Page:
A problem with online conversion fraud “definitely exists”, according to a number of subprime motor finance lenders Motor Finance has spoken to.
Gumtree recently launched a used car-buying guide, The Inside Track, which among other things advised potential customers always to conduct an HPI check to ensure the car doesn’t have existing finance on it.
Alongside the guide’s launch, Gumtree asked 2,000 people what challenges they faced when shopping for a car.
Overall, 46% said identifying problems with the car was a challenge, and 31% said knowing the car’s history, which underlined the importance of HPI checks when buying a car through a site such as Gumtree.
The guide also provides a car budget calculator, a car cost calculator, a guide on various methods for paying for a car, and various other pieces of general advice on the car-buying process.
Currently the guide is located in its own Inside Track section of the website, though a spokesperson said the company was looking at how best to present the guide to users.
However, when questioned on their opinion of the guide, a number of subprime lenders expressed dissatisfaction with it, and highlighted general problems with asset conversion fraud online.
One lender, who didn’t wish to be named, said: “There’s a problem that largely appears to go unrecognised, or at the very least unacknowledged, by the selling websites.
“The scale of the problem is probably difficult to establish accurately because it will fall into two distinct categories of seller: the seller who is genuinely unaware that they are not allowed to sell a vehicle with outstanding finance but have the intention to settle it anyway, and the seller who is acting fraudulently and with full knowledge of their actions.
“Guides can help, providing that appropriate prominence is given to this type of warning. I do note that there is a mention of a vehicle check being a good idea, but this is buried well within the article.”
A second lender agreed that a problem definitely exists with people selling cars on auction sites with finance.
Similar to the first lender, this one said: “I have had a quick look at this site and I can’t see where it says to carry out a check to make sure it is not on finance.
“The guide needs to be much clearer on this point, and it needs to be highlighted as one of the major points.”
The lender added: “I personally believe that a car should not be able to be placed on these types of [online auction sites] unless they are clear of finance, or it is clear that finance on this vehicle needs to be cleared before a purchase can be completed.”
Part of the problem is there is no definitive guide as to the scale of the issue. According to fraud prevention body CIFAS, the number of asset conversion frauds it recorded fell by 20% to 258 last year; however these are only the numbers that its members reported.
Anecdotally, it would appear that subprime lenders are the worst affected, or are at least most keen to talk about the issue, and those which Motor Finance contacted that operate in the prime space generally did not view this as such a big issue compared to the subprime lenders.
Andy Thomas, director of recoveries and litigation at Moneybarn, told Motor Finance in 2015 that, by speaking to innocent purchasers of fraudulently sold vehicles, he had found that 40% of asset conversion fraud took place online.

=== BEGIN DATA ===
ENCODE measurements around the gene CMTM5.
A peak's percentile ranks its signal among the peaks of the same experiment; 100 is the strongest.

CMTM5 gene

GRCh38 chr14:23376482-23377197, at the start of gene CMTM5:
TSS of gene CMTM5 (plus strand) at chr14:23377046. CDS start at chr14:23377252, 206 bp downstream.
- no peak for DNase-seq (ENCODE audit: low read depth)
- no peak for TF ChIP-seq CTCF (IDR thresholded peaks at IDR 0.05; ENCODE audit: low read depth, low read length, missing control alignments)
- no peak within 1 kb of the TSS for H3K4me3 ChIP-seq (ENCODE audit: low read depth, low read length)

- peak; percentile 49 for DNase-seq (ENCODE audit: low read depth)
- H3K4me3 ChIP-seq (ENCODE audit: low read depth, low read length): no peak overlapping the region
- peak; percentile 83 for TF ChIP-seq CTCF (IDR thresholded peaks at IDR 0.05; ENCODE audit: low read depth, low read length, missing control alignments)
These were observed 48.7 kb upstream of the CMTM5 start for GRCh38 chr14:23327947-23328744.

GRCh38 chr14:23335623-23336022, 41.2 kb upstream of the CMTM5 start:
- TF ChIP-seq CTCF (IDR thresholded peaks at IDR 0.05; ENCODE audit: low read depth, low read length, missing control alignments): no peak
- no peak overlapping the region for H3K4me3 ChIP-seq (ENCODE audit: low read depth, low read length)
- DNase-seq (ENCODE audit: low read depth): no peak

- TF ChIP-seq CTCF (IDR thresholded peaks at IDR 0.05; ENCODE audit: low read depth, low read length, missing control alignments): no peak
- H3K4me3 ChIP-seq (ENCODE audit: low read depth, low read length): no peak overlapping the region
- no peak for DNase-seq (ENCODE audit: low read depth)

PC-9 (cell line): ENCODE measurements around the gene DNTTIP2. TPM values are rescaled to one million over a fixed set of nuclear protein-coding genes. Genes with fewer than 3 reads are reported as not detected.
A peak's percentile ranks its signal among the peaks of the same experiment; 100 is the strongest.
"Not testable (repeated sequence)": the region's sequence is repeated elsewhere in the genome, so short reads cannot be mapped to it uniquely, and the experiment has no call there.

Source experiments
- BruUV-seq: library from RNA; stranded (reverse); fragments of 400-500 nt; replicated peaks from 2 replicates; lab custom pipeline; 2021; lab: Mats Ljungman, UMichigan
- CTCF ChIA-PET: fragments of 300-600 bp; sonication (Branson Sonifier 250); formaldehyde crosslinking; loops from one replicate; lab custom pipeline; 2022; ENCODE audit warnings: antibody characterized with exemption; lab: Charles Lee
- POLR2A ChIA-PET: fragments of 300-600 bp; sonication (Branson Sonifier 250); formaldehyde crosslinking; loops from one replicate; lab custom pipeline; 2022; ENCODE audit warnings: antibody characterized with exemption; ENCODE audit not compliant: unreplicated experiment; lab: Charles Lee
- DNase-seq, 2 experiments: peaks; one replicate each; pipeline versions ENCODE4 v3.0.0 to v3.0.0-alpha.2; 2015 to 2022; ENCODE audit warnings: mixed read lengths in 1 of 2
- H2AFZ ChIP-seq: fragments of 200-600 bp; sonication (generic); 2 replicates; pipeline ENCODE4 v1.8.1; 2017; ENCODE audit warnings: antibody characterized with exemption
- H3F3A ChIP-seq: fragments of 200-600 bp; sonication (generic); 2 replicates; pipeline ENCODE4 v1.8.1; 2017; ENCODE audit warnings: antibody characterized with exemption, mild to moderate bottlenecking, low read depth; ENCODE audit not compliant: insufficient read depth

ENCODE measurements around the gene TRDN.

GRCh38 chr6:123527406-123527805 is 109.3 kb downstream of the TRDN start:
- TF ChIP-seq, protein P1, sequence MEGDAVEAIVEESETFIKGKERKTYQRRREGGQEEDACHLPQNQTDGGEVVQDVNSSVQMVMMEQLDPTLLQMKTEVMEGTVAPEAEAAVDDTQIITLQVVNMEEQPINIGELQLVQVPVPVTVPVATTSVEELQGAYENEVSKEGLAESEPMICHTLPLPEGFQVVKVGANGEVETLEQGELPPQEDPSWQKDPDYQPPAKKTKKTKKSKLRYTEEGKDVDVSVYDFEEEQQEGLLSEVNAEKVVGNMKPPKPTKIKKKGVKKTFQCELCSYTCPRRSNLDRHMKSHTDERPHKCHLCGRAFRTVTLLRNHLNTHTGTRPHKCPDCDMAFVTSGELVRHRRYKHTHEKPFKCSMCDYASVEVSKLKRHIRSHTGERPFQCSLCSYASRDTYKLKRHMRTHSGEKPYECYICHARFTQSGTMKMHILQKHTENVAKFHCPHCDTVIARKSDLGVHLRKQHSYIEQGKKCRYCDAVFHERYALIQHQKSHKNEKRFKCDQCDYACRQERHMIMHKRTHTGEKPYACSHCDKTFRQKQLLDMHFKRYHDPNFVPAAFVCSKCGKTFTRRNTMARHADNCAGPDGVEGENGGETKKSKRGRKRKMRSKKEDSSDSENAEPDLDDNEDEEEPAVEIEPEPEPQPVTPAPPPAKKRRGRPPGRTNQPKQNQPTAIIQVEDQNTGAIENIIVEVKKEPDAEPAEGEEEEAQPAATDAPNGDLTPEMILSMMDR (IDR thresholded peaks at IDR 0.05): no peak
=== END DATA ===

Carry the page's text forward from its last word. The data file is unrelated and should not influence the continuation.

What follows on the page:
This number has now increased to almost 60%, with almost a quarter bought via Gumtree.
The Finance & Leasing Association (FLA) has the Motor Asset Registration Service (MARS) forum, featuring HPI, CDL and Experian; through these agencies, any consumer is able to check if a car has outstanding finance on it.
This current method of relying on consumers to carry out provenance checks has numerous flaws, Thomas added.
Thomas said: “It has become increasingly apparent that consumers do not understand the importance or the features of provenance checks.
“It transpires that there are several forms of provenance check available to the consumer, some of which are only a partial check.
“These cheaper variations, in the main, only check items such as whether a vehicle has been written off, a chassis number check and a stolen marker check, but do not include a search for outstanding finance.”
One option Thomas suggested is for sites to conduct online provenance checks before the vehicle is listed.
According to Thomas, he and the FLA suggested this to the Vehicle Safe Trading Advisory Group, which represents online sellers; however the suggestion was not implemented.
This system is offered abroad, however. According to Adrian Dally, head of motor finance at the FLA, the reason why such as step is necessary in most other countries is because the UK is practically unique in having a forum such as MARS.
Dally said: “In other countries they have to have a legal backdrop to put the onus on the online sellers. In the UK because you’ve got that infrastructure where ownership of vehicles is recorded centrally, it allows the market to sort the issue, as it has done for decades.”
According to Dally there are a number of ways of making it harder to commit asset conversion fraud, only one of which might be to force sellers to conduct provenance checks.
“But there are all sorts of things we can do now which are quicker than getting Parliament to change legislation,” he added.
Examples Dally provided include working with sites such as Gumtree to improve how these sites inform consumers about the potential for asset-conversion fraud, as well as working to improve consumer knowledge on the topic more generally.
“Although it’s not a new issue – it’s been around for many decades – consumer awareness has increased, but it’s by no means universal. That’s the issue going forward, particularly at the point of sale because the infrastructure is there at the press of the button,” Dally concluded
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